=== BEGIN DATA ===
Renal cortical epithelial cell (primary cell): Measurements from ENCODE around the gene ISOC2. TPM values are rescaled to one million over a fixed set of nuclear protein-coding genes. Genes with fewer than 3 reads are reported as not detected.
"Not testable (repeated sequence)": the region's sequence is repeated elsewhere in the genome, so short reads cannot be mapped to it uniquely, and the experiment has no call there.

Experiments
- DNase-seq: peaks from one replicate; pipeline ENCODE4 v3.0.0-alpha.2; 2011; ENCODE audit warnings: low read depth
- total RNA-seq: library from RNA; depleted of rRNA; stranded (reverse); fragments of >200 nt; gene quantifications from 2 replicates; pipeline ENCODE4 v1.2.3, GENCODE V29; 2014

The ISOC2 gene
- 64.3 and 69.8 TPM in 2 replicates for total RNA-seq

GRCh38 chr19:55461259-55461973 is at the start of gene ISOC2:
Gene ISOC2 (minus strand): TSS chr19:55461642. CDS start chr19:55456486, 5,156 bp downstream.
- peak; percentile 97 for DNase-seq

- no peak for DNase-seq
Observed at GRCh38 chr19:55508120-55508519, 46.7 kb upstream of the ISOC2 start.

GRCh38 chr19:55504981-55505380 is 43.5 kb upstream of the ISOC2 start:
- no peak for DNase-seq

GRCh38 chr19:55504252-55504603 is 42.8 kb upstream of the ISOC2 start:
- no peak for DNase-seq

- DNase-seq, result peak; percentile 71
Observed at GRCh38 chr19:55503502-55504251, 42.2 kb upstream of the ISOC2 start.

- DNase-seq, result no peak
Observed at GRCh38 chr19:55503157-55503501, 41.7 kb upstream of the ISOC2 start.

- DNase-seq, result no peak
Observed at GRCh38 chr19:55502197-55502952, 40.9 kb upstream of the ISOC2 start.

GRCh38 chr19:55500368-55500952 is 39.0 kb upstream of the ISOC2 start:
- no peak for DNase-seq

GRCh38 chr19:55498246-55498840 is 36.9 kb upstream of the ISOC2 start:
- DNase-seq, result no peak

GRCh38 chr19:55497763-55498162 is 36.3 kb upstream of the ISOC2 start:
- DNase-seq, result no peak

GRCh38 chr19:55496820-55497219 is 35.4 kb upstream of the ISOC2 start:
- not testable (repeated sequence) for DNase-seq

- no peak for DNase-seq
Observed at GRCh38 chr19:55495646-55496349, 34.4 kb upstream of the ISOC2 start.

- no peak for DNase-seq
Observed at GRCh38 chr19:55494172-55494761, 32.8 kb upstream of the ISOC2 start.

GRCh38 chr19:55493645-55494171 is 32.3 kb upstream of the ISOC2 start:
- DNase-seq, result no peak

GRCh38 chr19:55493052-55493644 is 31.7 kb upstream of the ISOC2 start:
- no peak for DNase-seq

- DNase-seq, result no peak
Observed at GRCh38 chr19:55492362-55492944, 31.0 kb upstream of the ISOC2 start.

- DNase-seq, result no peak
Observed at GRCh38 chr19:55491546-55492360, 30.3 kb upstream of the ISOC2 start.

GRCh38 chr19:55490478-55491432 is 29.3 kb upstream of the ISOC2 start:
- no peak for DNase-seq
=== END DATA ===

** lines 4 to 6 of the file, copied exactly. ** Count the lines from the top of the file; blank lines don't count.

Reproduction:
- DNase-seq: peaks from one replicate; pipeline ENCODE4 v3.0.0-alpha.2; 2011; ENCODE audit warnings: low read depth
- total RNA-seq: library from RNA; depleted of rRNA; stranded (reverse); fragments of >200 nt; gene quantifications from 2 replicates; pipeline ENCODE4 v1.2.3, GENCODE V29; 2014

The ISOC2 gene